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RADIO 4
CURRENT AFFAIRS

ANALYSIS
BENDING THE GOLDEN RULE?
TRANSCRIPT OF A RECORDED
DOCUMENTARY
Presenter: Diane Coyle
Producer: Zareer Masani
Editor: Nicola Meyrick
BBC
White City
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London
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020 8752 6252

Broadcast Date:
Repeat Date:
CD Number:
Duration:

11.03.04
14.03.04
PLN 409/04VT1009
2723

Taking part in order of appearance:


Kenneth Clarke, M.P.
Former Chancellor of the Exchequer
Ed Balls
Chief Economic Adviser to the Treasury
Bridget Rosewell
Chairman of Volterra Consulting
Former Adviser to the Treasury
Sir Alan Budd
Provost of Queens College, Oxford
Former Chief Economic Adviser to the Treasury
Laura Tyson
Dean of the London Business School
Former Chief Economic Adviser to President Clinton
Gerald Holtham
Chief Investment Officer of Morley Fund Management

Robert Chote
Director of the Institute for Fiscal Studies
Katinka Barysch
Chief Economist at the Centre for European Reform

COYLE: Next weeks Budget could mark a


turning point for the Chancellor of the Exchequer. Gordon Brown has
always made prudence his watchword. But hell end up borrowing around
37bn this financial year, and some critics believe hes losing his grip on
the governments finances. Among them is Kenneth Clarke, his
Conservative predecessor as Chancellor.
CLARKE: For his first couple of years, Gordon
was the ultimate iron chancellor. Then of course, perversely, as they got
more confident and as they won the confidence of the city, from about
2000 onwards they completely changed tack. And Ive been very critical of
Gordon ever since then for being irresponsible and profligate and steadily
getting the public finances into a worse state.
BALLS: We are showing that you can deliver
stability in the economy and have strong public services. I think it would
have been unthinkable in Ken Clarkes time to have the lowest level of
unemployment since the early 1970s, to have the lowest level of interest
rates for mortgage payers since the early 1970s, and to have the lowest
level of debt interest payments on the national debt since I think 1913.
COYLE: Ed Balls, the Chief Economic Adviser
to the Treasury, and one of the main architects of the rules Gordon Brown
set himself for keeping government borrowing under control.
BALLS: We set out clear fiscal rules which we
stuck to every year for the longest period of a sustained and stable fiscal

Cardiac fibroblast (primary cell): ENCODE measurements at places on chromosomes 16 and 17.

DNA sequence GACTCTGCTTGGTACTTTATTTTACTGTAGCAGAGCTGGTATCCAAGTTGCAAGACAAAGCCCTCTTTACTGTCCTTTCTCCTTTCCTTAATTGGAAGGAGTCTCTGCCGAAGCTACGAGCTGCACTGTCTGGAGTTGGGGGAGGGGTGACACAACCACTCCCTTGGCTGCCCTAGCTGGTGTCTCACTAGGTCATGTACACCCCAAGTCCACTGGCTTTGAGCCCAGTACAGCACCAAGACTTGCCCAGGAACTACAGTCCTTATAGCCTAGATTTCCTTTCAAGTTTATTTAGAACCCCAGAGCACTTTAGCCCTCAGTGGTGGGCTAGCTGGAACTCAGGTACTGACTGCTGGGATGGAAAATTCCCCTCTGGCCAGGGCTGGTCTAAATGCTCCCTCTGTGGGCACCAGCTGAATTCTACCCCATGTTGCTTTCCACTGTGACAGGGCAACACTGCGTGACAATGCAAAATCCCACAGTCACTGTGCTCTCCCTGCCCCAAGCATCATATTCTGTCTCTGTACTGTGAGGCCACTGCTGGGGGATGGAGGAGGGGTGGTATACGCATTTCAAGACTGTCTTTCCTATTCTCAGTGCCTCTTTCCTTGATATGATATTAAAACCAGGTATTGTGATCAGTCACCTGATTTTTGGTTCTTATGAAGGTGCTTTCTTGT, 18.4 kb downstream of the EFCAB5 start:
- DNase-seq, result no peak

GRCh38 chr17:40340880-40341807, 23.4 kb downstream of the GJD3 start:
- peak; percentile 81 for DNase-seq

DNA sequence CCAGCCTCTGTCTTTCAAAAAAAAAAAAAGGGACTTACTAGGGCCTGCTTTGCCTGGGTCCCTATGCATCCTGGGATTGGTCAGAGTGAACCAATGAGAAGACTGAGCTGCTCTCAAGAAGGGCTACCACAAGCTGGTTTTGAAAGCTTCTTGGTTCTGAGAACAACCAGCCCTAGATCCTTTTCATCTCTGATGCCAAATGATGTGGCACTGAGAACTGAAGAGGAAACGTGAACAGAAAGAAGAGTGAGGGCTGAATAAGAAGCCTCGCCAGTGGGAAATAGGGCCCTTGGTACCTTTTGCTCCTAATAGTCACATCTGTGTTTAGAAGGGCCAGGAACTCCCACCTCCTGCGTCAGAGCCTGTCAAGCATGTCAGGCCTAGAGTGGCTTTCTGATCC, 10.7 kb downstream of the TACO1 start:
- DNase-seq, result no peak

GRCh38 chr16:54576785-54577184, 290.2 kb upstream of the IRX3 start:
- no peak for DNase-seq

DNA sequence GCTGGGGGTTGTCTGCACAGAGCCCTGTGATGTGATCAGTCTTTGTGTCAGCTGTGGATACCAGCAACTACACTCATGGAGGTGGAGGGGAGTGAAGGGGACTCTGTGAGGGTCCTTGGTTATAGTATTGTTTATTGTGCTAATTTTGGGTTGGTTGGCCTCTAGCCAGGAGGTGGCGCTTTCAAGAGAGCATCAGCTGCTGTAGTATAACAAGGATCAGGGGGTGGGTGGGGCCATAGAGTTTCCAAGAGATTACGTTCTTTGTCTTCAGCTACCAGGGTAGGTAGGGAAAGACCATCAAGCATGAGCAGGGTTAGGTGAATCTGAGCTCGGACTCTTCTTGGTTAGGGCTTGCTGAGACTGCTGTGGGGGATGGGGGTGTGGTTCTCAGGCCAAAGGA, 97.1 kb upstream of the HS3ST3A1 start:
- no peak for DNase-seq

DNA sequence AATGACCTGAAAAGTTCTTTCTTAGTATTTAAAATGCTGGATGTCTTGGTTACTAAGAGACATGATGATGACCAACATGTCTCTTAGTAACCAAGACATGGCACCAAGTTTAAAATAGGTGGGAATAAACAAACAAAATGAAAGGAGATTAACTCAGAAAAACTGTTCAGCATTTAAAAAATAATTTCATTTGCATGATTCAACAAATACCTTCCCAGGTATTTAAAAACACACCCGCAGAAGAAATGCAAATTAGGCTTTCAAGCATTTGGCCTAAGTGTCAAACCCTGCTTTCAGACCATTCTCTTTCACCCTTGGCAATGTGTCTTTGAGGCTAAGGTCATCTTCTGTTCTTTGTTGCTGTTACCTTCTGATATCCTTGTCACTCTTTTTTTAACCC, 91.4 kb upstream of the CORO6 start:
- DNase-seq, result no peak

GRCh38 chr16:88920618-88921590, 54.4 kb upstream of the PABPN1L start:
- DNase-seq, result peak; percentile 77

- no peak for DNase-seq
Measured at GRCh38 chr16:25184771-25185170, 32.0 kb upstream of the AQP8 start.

framework in Britain in the post-war era. We repaid more debt in one year
99/2000 than all the debt repaid cumulatively by all governments
between 1945 and 1999, the result of which is that we have the lowest level
of debt of any of the large industrial countries.
COYLE: Prudent or profligate? The strongest
government finances amongst the major economies - or a widening gap
between public spending and the tax revenues available to pay for it? In
1997 many people expected the first Labour Chancellor for 18 years to
announce big increases in expenditure on services like health and
education. But Gordon Brown insisted hed stick to the tight spending
plans Kenneth Clarke had already set for the next three years. And in case
anybody still doubted his toughness, he introduced new rules for the public
finances, in addition to those already imposed on EU countries by the
Maastricht treaty. The Chancellors golden rule says the government can
only borrow money for investment, or capital spending. Taxes have to raise
enough to pay for its day to day spending and running costs. He also
brought in a second rule to limit the amount of this borrowing. Former

Chancellor Kenneth Clarkes rule just said the government had to balance
its budget over a number of years.
CLARKE: Gordon altered the rules for the sake
of it really. His public spending rules the golden rule and all that kind of
thing were also splendidly flexible. I mean they were looser than mine.
The golden rule is what you make it to mean. Its anybodys guess what
you really count as capital spending and what you count as current
spending. And so despite his tough two years, hed got himself a more
flexible set of rules when it came to launching on his spending spree,
which he did.
COYLE: Do you think hes actually going to
break his own rules with this spree?
CLARKE: I think hes going to break even his
own rules. Hes produced his red books with the figures for the public
finances in a pretty generous, slightly obscure fashion, and hes still going
to break them. And hes also going to break the one thing that he and I
used to joke at the expense of the rest of the House of Commons because
we both agreed with it hes going to break the Maastricht rules as well.
Hes about to go through the 3% of GDP limit on fiscal deficits. I always
took the view of the Maastricht limit that it was perfect commonsense for
any Conservative chancellor and that I couldnt conceive of any
Conservative chancellor ever wanting to go above 3% of GDP. Well we
all know that Gordons about to sail above that.
COYLE: The Maastricht rule, which applies to
all member countries of the EU, says the government shouldnt borrow
more than 3% of GDP in any single year. Britain has now joined France
and Germany in breaching this limit, although in our case only by a
fraction of a percent. But how much does slipping the restraint of all this
fiscal bondage, and missing any of the targets, really matter? Economist
Bridget Rosewell is chairman of Volterra Consulting and a former adviser
to the Treasury.
ROSEWELL:
I dont think it really matters from a
sort of economy point of view whether its missed by a little bit. I think it
does matter from, if you like, a political economy point of view in the
sense that Gordon Brown has hung his hat on meeting these particular
targets and he looks weak, inadequate if he misses them.
COYLE: And if he does lose credibility by
missing them, is that actually harmful for the rule itself and his ability to